While I didn’t intentionally plan it, this past month of my life has been dominated by one theme: streamlining. I think it needed to happen; my life was getting so full of “stuff” — projects, mostly — that I needed to scale back, cut the superfluous stuff, and rethink how I gamed. I’ve already talked about how I’m just not worrying about being a full completionist (with SWTOR’s datacrons/gear or LOTRO’s virtues), and you’ve probably noticed that I’ve stopped doing retro gaming posts (they were getting to be more stressful to do and I wanted to focus more on MMOs).
And while I’m still samping a ton of MMOs — six or seven concurrent titles — I’m not stressing out about giving them equal time or sticking to a schedule. I’m more of the attitude of, “Huh, what do I want to play and haven’t written about in a while?” That’s actually been a blast. Even better is the decision to return to games with more traditional combat models (RIFT, SWTOR, LOTRO) and cut out the action combat that was more work than fun to play (WildStar).
That’s why I deeply appreciate LOTRO each and every time I log in: It is simply relaxing. Yes, I’m saving the world and combating ALL THE EVIL that you think Mordor would have a bounty out for my head and be calling me “The Flashy Death” or somesuch, but I’m doing it at my own pace while sitting back and cruising through the quest lines.
LOTRO isn’t what you’d exactly call challenging, unless you’re either running a hard instance or severely gimp yourself, but I don’t miss it — at least not in this game. And playing as a Lore-master almost seems like god mode. Remember when I lamented that when it comes to combat, what I really want is to point at a critter and have it die? That’s pretty close to what happens here. Summon my bog-guardian, tag a bunch of mobs, and optionally participate in their assured destruction. Alternately, I can use my awesome “Sic ‘Em!” skill to summon all of my pets and wade into a group of bad guys to see them taken down within seconds. It’s satisfying like popping bubble wrap, if the bubble wrap were fictional people with families, dreams, and a heart set on world domination.
Okay, so moving on from that topic, let’s talk about how my Lore-master failed to bring down a Nazgul. It’s not my fault, it’s some dev at Turbine that won’t take the training wheels off of my staff and let me have a swing at the big boys. Instead, I’ll be killing worms and pigs until my dying day because of helicopter developing.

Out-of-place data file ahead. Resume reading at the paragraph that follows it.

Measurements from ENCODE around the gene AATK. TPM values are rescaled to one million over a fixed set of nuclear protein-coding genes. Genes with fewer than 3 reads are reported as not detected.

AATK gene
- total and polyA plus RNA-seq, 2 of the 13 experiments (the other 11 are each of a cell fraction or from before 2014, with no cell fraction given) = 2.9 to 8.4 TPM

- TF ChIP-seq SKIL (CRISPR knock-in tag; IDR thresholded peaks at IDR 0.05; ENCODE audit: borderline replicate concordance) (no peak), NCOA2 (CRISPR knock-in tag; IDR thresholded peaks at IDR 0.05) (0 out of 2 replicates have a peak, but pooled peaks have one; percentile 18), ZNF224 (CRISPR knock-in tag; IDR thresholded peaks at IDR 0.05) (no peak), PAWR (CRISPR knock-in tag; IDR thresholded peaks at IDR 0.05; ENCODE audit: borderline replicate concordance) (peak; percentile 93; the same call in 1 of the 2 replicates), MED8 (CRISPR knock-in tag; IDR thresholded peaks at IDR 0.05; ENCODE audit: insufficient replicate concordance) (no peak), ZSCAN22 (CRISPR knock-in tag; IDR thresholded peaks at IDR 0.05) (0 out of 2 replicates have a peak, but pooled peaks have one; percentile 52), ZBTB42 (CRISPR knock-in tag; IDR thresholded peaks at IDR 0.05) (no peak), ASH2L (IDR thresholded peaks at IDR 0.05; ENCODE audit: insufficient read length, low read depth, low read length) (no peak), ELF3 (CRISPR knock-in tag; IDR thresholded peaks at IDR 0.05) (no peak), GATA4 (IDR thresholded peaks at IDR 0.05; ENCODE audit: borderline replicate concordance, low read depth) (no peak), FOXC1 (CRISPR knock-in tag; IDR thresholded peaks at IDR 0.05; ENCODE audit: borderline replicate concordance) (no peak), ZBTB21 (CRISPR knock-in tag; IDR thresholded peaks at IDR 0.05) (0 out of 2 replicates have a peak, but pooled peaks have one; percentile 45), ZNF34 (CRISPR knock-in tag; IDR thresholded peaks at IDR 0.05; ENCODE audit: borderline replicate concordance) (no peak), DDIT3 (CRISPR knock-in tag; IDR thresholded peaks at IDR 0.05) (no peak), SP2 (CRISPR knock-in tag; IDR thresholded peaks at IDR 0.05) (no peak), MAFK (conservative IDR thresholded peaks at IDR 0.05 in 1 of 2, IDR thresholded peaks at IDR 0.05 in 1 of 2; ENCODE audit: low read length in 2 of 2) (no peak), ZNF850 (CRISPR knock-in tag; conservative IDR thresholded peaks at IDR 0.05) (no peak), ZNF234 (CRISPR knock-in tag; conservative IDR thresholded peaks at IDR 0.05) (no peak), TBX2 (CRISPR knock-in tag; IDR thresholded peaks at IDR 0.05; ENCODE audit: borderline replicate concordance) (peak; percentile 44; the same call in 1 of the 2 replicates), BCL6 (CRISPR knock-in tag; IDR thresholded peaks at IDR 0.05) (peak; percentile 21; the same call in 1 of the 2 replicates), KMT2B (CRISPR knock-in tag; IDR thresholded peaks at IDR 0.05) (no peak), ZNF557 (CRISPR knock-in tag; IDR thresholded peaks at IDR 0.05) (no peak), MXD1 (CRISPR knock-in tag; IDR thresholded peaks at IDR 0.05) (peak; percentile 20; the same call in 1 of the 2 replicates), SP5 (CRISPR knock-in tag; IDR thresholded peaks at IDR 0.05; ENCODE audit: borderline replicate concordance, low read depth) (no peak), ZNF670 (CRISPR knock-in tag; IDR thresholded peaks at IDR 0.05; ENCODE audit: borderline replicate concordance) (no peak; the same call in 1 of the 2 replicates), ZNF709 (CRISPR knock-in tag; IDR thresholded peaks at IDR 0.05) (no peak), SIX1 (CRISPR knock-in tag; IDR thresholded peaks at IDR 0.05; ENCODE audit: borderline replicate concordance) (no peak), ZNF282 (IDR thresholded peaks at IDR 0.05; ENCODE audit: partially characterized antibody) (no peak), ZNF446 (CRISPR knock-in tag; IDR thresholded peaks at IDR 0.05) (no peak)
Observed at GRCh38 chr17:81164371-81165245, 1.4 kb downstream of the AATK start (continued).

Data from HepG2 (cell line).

This came about from the whole Langhold storyline. My LM is still in the early days of her Rohan adventures, and it continues to be a treat to discover how many well-crafted story experiences exist (it’s been a couple of years, so pardon my faulty memory. I should blog about such things so that I don’t forget.).
While short, the Langhold section is remarkably effective as an introduction to Rohan and to make me feel rather ineffective in my quest to actually help people (this will be a recurring theme throughout the entire country, if I recall my past adventures). First I’m sent to do the typical “new to a town in an RPG” stuff — meet the mayor (Thane), figure out where vendors are, and snap up quests. But things soon quickly turn for the worse as a casual recon mission discovers a small army of invaders who have the cooperation of a Ringwraith. That’s kind of like an ultimate trump card unless you have a handy Elf-controlled river nearby that’s willing to flood the region just to take out a bad guy.
“We have 20 stout defenders manning the wall and sturdy gates that will–”
/slaps down Nazgul card. “You lose.”
So while the mission did the LOTRO thing of refusing to allow me to fight the big evil lest I tear a hole in the lore so big that an endless stream of fanboys and girls pour out, I’m told to tuck tail and run. While I feel that this is a little cheap (as is every time that a game wrests control away from me and makes me fail as a default just to keep the story in line), the chaos and effects did a great job of selling the destruction of the small village.
It’s a solid introduction to the plight of Rohan and the fact that no matter how many rats you kill, sometimes you just can’t stop evil from happening on a larger scale. Sometimes you fight a series of tactical retreats so that you can be in a position to win on your own terms.